The senators, including Senate Finance Committee ranking Democrat Ron WydenRonald (Ron) Lee WydenHouse bill set to reignite debate on warrantless surveillance Senate confirms No. 2 spot at HHS, days after Price resigns Overnight Cybersecurity: Equifax CEO faces outraged lawmakers | Dem presses voting machine makers on cyber defense | Yahoo says 3 billion accounts affected by 2013 breach MORE (Ore.), Foreign Relations Committee ranking Democrat Ben CardinBenjamin (Ben) Louis CardinOvernight Cybersecurity: Equifax CEO faces outraged lawmakers | Dem presses voting machine makers on cyber defense | Yahoo says 3 billion accounts affected by 2013 breach Key Dem: Did Kushner use private emails to talk with foreign governments? Dem senator pitches ideas for gun control after shooting MORE (Md.) and Majority Whip John CornynJohn CornynGun proposal picks up GOP support House bill set to reignite debate on warrantless surveillance Republicans jockey for position on immigration MORE (R-Texas), expressed national security concerns in a Monday letter to Secretary of State Rex Tillerson and Treasury Secretary Steven Mnuchin. 

Sens. Ted CruzRafael (Ted) Edward CruzWhatever you think the Alabama special election means, you’re probably wrong This week: Congress gets ball rolling on tax reform Week ahead: Senators work toward deal to fix ObamaCare markets MORE (R-Texas), Marco RubioMarco Antonio RubioOvernight Defense: Tillerson, Trump deny report of rift | Tillerson says he never considered resigning | Trump expresses 'total confidence' in secretary | Rubio asks Army to kick out West Point grad Rubio asks Army to kick out West Point grad with pro-communist posts GOP establishment doubts Bannon’s primary powers MORE (R-Fla.) and Richard Blumenthal (D-Conn.) also signed the letter. I report here: http://bit.ly/2sIOmjf.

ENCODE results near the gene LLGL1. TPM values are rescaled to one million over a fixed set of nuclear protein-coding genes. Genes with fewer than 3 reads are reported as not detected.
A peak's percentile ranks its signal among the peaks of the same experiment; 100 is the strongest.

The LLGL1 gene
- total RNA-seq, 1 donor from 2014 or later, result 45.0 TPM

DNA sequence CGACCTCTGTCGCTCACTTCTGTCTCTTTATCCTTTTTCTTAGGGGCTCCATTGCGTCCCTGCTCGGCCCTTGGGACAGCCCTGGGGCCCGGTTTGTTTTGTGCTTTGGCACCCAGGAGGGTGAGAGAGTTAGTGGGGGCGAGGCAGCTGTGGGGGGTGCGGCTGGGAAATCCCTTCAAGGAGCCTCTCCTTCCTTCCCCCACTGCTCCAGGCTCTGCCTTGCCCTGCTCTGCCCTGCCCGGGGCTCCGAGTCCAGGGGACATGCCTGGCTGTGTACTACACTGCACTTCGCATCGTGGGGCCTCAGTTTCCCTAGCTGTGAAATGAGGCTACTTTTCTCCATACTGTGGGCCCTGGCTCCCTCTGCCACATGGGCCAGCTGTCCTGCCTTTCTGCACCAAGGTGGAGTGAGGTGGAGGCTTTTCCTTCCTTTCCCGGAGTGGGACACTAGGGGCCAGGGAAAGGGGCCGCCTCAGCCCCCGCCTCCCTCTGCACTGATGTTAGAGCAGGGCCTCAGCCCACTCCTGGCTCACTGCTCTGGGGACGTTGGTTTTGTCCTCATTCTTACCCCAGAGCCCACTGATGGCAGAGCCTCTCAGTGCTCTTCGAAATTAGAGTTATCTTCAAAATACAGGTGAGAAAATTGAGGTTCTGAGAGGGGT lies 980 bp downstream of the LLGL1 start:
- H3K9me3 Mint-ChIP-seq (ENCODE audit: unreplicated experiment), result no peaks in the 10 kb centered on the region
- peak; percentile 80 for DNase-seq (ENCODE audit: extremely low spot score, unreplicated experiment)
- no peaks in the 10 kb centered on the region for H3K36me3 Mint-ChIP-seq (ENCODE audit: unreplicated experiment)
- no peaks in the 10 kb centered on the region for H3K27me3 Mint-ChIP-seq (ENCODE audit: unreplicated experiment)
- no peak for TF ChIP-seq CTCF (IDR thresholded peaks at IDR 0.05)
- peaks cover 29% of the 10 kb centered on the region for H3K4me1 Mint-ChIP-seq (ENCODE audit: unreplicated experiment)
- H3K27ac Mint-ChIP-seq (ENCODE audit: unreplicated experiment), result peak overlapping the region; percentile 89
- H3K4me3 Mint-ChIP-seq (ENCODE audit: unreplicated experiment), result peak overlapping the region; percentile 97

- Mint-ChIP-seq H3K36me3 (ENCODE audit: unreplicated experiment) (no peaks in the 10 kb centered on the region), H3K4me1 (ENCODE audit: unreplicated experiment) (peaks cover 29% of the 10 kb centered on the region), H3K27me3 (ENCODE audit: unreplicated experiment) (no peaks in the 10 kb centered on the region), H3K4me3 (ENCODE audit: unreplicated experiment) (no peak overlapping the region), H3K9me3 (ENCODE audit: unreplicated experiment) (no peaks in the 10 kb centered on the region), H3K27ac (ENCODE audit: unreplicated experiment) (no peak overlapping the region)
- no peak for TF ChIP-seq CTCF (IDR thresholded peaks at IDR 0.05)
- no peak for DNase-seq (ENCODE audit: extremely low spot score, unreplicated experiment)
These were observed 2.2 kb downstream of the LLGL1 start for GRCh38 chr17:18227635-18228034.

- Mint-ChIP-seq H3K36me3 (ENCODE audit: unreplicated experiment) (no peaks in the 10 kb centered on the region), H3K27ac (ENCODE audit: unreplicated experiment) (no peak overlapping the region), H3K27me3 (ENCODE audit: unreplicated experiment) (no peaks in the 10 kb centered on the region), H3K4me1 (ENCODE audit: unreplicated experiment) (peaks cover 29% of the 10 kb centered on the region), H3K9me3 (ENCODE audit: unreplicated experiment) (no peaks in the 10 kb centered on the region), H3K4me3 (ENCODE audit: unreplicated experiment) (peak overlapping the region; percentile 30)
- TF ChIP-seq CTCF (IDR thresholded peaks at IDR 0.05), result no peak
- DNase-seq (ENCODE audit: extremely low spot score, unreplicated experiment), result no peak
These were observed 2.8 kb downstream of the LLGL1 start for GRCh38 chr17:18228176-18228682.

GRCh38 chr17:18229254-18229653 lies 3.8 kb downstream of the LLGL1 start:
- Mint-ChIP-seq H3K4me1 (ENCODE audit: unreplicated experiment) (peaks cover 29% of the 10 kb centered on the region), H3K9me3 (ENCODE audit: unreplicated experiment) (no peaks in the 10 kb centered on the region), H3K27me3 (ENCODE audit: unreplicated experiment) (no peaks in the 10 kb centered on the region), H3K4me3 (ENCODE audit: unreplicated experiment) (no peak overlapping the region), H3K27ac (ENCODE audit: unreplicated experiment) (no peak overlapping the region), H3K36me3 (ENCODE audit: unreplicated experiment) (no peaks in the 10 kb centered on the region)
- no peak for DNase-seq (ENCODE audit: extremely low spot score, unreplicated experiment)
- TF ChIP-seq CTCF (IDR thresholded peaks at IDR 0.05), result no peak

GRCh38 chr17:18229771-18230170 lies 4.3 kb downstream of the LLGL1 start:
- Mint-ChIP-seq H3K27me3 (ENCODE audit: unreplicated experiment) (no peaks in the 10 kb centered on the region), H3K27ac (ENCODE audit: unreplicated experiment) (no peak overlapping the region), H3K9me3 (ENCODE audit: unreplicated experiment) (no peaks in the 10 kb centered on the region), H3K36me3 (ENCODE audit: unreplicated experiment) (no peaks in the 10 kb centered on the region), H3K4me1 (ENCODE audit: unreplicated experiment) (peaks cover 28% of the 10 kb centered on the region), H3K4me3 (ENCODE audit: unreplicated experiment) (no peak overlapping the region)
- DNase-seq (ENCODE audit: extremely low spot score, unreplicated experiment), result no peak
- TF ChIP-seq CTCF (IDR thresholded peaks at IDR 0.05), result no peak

Warren demands removal of Wells Fargo board members: Sen. Elizabeth WarrenElizabeth Ann WarrenOvernight Finance: Lawmakers grill Equifax chief over hack | Wells Fargo CEO defends bank's progress | Trump jokes Puerto Rico threw budget 'out of whack' | Mortgage tax fight tests industry clout Michelle Obama is exactly who the Democrats need to win big in 2020 Wells Fargo chief defends bank's progress in tense Senate hearing MORE (D-Mass.) called Monday for the removal of a dozen Wells Fargo board members over the controversy involving fraudulently opened customer accounts, CNBC reported.

Warren called on Federal Reserve Chairwoman Janet Yellen to remove the 12 board members, saying the bank has the power to do so under federal law.

"I urge you to use the tools Congress has given you to remove the responsible board members and protect the continued safety and soundness of one of the country's largest banks," Warren reportedly wrote in the letter sent Monday.

In September 2016, it came to light that Wells Fargo employees had set up fake accounts for many customers, racking up unauthorized fees.